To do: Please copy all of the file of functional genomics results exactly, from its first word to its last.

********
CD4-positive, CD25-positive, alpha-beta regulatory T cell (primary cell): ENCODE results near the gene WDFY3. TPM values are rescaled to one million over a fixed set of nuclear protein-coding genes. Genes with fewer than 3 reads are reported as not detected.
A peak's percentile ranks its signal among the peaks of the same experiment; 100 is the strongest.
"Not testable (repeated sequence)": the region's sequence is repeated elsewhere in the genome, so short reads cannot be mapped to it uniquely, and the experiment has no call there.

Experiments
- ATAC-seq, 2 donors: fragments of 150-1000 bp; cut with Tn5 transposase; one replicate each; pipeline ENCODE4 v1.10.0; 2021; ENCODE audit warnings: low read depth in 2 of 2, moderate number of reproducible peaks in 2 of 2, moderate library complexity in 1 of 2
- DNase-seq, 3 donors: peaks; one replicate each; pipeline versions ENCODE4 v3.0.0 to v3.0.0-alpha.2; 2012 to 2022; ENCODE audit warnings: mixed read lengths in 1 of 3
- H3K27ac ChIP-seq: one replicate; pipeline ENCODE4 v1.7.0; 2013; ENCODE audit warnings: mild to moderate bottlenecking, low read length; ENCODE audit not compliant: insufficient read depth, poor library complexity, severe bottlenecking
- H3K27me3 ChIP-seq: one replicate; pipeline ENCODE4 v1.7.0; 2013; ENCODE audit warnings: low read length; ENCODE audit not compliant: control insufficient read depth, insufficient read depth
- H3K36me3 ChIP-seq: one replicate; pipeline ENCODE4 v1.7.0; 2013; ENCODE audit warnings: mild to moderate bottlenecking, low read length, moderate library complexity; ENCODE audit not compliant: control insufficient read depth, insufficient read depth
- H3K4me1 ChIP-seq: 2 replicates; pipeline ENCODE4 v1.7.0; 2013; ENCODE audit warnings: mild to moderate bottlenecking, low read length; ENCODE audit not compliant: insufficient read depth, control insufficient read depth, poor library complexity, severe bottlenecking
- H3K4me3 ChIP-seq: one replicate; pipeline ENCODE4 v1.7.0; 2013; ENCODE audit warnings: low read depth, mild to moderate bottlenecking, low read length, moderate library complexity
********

CD4-positive, CD25-positive, alpha-beta regulatory T cell (primary cell): ENCODE results near the gene WDFY3. TPM values are rescaled to one million over a fixed set of nuclear protein-coding genes. Genes with fewer than 3 reads are reported as not detected.
A peak's percentile ranks its signal among the peaks of the same experiment; 100 is the strongest.
"Not testable (repeated sequence)": the region's sequence is repeated elsewhere in the genome, so short reads cannot be mapped to it uniquely, and the experiment has no call there.

Experiments
- ATAC-seq, 2 donors: fragments of 150-1000 bp; cut with Tn5 transposase; one replicate each; pipeline ENCODE4 v1.10.0; 2021; ENCODE audit warnings: low read depth in 2 of 2, moderate number of reproducible peaks in 2 of 2, moderate library complexity in 1 of 2
- DNase-seq, 3 donors: peaks; one replicate each; pipeline versions ENCODE4 v3.0.0 to v3.0.0-alpha.2; 2012 to 2022; ENCODE audit warnings: mixed read lengths in 1 of 3
- H3K27ac ChIP-seq: one replicate; pipeline ENCODE4 v1.7.0; 2013; ENCODE audit warnings: mild to moderate bottlenecking, low read length; ENCODE audit not compliant: insufficient read depth, poor library complexity, severe bottlenecking
- H3K27me3 ChIP-seq: one replicate; pipeline ENCODE4 v1.7.0; 2013; ENCODE audit warnings: low read length; ENCODE audit not compliant: control insufficient read depth, insufficient read depth
- H3K36me3 ChIP-seq: one replicate; pipeline ENCODE4 v1.7.0; 2013; ENCODE audit warnings: mild to moderate bottlenecking, low read length, moderate library complexity; ENCODE audit not compliant: control insufficient read depth, insufficient read depth
- H3K4me1 ChIP-seq: 2 replicates; pipeline ENCODE4 v1.7.0; 2013; ENCODE audit warnings: mild to moderate bottlenecking, low read length; ENCODE audit not compliant: insufficient read depth, control insufficient read depth, poor library complexity, severe bottlenecking
- H3K4me3 ChIP-seq: one replicate; pipeline ENCODE4 v1.7.0; 2013; ENCODE audit warnings: low read depth, mild to moderate bottlenecking, low read length, moderate library complexity